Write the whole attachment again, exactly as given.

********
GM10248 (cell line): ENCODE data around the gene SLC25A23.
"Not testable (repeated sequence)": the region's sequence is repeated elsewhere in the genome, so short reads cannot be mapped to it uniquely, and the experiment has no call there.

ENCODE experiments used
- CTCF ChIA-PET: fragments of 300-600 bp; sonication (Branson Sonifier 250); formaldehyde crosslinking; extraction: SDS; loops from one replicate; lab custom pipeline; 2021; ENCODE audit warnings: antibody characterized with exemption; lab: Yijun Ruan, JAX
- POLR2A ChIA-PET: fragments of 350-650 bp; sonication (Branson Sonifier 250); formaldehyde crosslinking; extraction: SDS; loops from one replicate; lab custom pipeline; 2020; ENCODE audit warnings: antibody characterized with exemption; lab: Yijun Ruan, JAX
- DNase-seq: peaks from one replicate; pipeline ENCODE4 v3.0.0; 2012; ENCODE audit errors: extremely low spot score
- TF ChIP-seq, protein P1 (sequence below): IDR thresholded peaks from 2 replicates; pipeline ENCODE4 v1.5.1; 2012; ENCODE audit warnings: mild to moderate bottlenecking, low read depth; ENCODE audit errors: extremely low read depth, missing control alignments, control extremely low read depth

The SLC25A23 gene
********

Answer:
GM10248 (cell line): ENCODE data around the gene SLC25A23.
"Not testable (repeated sequence)": the region's sequence is repeated elsewhere in the genome, so short reads cannot be mapped to it uniquely, and the experiment has no call there.

ENCODE experiments used
- CTCF ChIA-PET: fragments of 300-600 bp; sonication (Branson Sonifier 250); formaldehyde crosslinking; extraction: SDS; loops from one replicate; lab custom pipeline; 2021; ENCODE audit warnings: antibody characterized with exemption; lab: Yijun Ruan, JAX
- POLR2A ChIA-PET: fragments of 350-650 bp; sonication (Branson Sonifier 250); formaldehyde crosslinking; extraction: SDS; loops from one replicate; lab custom pipeline; 2020; ENCODE audit warnings: antibody characterized with exemption; lab: Yijun Ruan, JAX
- DNase-seq: peaks from one replicate; pipeline ENCODE4 v3.0.0; 2012; ENCODE audit errors: extremely low spot score
- TF ChIP-seq, protein P1 (sequence below): IDR thresholded peaks from 2 replicates; pipeline ENCODE4 v1.5.1; 2012; ENCODE audit warnings: mild to moderate bottlenecking, low read depth; ENCODE audit errors: extremely low read depth, missing control alignments, control extremely low read depth

The SLC25A23 gene